SMB Scale-Out file servers use Cluster Shared Volumes (CSV) for parallel access to files across all nodes in a cluster, which improves the performance and scalability of server-based services, because all nodes are involved. The technology works in parallel with features such as transparent failover and multichannel.
Additional SMB performance indicators let admins measure usage and utilization of file shares, including throughput, latency, and IOPS management reporting. The new counters in the Windows Server 2012 and Windows Server 2012 R2 performance monitoring feature support metrics for the client and server so that analysis of both ends of the SMB 3.0 connection is possible. These new technologies are useful for troubleshooting performance issues and for ensuring stable data access on the network.
The new SMB encryption lets you encrypt the data in SMB connections. This technology is only active if you use SMB 3.0 clients and servers. If you use legacy clients with SMB 2.0 and SMB 1.0 in parallel, encryption is disabled.
RDMA and Hyper-V
Normally, every action in which a service such as Hyper-V sends data over the network – for example, a live migration – generates processor load. This is because the processor has to compose and compute data packets for the network. To do so, in turn, it needs access to the server's RAM. Once the package is assembled, the processor forwards it to a cache on the network card. The packets wait for transmission here and are then sent by the network card to the target server or client. The same process takes place when data packets arrive at the server. For large amounts of data, such as occur in the transmission of a virtual server during live migration, these operations are very time consuming and computationally intensive.
The solution to these problems is Direct Memory Access (DMA). Simply put, the various system components, such as network cards, directly access the memory to store data and perform calculations, which offloads some of the work from the processor and significantly shortens queues and processes. This approach, in turn, increases the speed of the operating system and the various services such as Hyper-V.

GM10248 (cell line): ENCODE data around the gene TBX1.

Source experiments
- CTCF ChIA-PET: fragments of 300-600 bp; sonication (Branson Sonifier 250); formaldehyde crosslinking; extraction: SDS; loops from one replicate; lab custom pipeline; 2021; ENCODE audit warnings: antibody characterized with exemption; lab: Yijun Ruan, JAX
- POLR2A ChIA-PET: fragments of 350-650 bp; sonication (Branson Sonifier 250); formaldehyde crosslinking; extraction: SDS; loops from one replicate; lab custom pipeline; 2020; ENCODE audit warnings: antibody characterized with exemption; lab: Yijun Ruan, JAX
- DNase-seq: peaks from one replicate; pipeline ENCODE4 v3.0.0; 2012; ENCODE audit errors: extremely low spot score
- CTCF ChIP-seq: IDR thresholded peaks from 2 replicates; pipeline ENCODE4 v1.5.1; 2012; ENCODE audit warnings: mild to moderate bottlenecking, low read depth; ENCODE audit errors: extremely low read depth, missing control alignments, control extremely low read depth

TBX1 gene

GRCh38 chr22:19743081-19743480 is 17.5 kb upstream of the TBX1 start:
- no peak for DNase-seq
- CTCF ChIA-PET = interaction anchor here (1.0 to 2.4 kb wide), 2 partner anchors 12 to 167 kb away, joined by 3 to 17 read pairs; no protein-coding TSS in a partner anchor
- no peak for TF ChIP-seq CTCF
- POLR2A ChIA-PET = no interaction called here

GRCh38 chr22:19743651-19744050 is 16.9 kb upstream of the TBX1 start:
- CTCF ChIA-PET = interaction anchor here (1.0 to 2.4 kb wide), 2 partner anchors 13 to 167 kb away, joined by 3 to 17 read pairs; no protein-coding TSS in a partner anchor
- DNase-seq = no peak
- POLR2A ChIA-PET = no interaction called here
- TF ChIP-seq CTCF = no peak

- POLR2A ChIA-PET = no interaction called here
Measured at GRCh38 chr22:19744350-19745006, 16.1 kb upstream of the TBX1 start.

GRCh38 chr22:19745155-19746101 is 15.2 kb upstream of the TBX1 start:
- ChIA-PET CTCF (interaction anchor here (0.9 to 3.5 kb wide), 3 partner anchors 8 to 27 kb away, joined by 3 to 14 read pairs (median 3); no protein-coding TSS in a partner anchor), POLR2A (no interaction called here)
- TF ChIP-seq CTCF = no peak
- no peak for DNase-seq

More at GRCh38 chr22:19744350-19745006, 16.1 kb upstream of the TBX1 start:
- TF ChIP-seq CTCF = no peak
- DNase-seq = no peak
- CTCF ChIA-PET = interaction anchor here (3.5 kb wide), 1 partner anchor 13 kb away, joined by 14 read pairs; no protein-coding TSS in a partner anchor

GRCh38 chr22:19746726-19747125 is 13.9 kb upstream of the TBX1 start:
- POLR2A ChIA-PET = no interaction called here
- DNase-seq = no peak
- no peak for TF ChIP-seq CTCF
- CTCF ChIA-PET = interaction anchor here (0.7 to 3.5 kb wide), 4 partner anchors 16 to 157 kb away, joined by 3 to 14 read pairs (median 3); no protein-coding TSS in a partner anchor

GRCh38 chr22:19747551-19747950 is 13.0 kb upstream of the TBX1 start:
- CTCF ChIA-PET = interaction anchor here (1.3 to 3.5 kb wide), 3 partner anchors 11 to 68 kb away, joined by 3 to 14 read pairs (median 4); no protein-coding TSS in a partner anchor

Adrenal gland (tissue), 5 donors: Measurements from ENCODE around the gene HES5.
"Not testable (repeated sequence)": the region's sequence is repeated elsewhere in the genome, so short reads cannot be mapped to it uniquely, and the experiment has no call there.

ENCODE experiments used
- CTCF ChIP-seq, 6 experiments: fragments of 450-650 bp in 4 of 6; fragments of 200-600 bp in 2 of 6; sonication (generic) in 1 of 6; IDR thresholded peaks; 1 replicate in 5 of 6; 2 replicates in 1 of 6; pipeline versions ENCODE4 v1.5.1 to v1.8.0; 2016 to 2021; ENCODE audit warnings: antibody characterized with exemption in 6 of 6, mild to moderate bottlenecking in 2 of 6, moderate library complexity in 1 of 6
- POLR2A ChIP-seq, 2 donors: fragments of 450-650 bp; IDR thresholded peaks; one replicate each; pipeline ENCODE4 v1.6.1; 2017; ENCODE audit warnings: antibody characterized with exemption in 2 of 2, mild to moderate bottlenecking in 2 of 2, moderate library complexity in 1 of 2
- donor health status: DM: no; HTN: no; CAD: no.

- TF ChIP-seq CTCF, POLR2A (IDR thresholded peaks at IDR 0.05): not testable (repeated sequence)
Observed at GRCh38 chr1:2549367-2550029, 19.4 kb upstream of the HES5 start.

Remote Direct Memory Access (RDMA) is an extension of this technology that adds network functions. The technology allows the RAM content to be sent to another server on the network, as well as the direct access by Windows Server 2012/2012 R2 to the memory of another server. Microsoft already built RDMA into Windows Server 2012 but improved it in Windows Server 2012 R2 with direct integration into Hyper-V.
Windows Server 2012/2012 R2 can automatically use this technology wherever two servers with Windows Server 2012/2012 R2 need to communicate on the network. RDMA significantly increases the data throughput on the network and reduces latency in data transmission, which also plays an important role in live migration.
In Windows Server 2012 R2, a cluster node can access the memory of another cluster node during a live migration and thus move a virtual server on the fly – and extremely quickly – in a live migration. On top of this, Hyper-V in Windows Server 2012 R2 supports live migration with data compression. This new technology and the RDMA function again accelerate Hyper-V on fast networks.
Another interesting feature is Data Center Bridging in Windows Server 2012 R2, which implements technologies for controlling traffic on very large networks. If the network adapters support the Converged Network Adapter (CNA) function, data access can be improved based on iSCSI disks or RDMA techniques – even between different data centers. You can also limit the bandwidth that this technology uses.
For fast rapid communication between servers based on Windows Server 2012 R2 – especially on cluster nodes – the NICs need to support RDMA. It makes sense to use this, especially for very large amounts of data – for example, if you are using Windows Server 2012/2012 R2 as a NAS server (i.e., as an iSCSI target) and store databases from SQL Server 2012/2014 there. To a limited extent, SQL Server 2008 R2 can also use this function, but not Windows Server 2008 R2 or older versions of Microsoft SQL Server.
Optimal Use of Hyper-V in a Network Environment
If you use multiple Hyper-V hosts based on Windows Server 2012 R2 in your environment, these hosts can, as mentioned previously, use the new multichannel function for parallel access to data. This technology is used, for example, if the virtual disks of your virtual servers reside not on the Hyper-V host but on network shares.
The approach speeds up the traffic between Hyper-V hosts and virtual servers and also protects virtualized services against the failure of a single SMB channel. To do this, you do not need to install a role service or change the configuration. All of these benefits are integrated out of the box in Windows Server 2012 R2.
To make optimal use of these features, the network adapters must be fast enough. Microsoft recommends the installation of a 10GB adapter or the use of at least two 1GB adapters. You can also use the teaming function for NICs in Windows Server 2012 R2 for this. Server Manager can group network adapters in teams, even if the drivers do not support this. These teams also support SMB traffic.